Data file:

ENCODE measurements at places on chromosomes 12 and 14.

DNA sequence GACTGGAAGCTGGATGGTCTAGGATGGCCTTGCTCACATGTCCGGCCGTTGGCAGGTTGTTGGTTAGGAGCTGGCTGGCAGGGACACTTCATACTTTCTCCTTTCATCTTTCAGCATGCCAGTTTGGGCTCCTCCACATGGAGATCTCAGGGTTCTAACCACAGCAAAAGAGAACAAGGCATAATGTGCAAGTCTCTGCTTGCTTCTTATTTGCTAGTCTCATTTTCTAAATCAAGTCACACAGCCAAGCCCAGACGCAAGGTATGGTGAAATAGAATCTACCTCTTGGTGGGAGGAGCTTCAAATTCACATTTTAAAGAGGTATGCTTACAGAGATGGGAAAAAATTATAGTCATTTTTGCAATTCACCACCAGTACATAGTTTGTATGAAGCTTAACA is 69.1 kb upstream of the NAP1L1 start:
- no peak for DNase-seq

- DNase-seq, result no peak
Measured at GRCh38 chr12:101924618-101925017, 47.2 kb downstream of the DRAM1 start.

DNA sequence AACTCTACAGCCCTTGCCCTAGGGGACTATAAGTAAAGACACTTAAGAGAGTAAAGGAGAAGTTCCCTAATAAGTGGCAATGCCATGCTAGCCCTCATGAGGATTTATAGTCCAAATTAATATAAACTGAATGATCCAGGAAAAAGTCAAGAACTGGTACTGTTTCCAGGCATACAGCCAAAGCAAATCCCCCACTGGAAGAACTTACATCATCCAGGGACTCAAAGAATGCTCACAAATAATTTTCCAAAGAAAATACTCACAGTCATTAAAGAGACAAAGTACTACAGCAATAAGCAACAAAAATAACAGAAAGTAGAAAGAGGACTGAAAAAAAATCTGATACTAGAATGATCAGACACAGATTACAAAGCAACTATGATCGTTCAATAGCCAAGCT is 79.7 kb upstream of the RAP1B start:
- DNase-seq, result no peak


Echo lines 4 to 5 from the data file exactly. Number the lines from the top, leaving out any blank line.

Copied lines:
- DNase-seq, result no peak
Measured at GRCh38 chr12:101924618-101925017, 47.2 kb downstream of the DRAM1 start.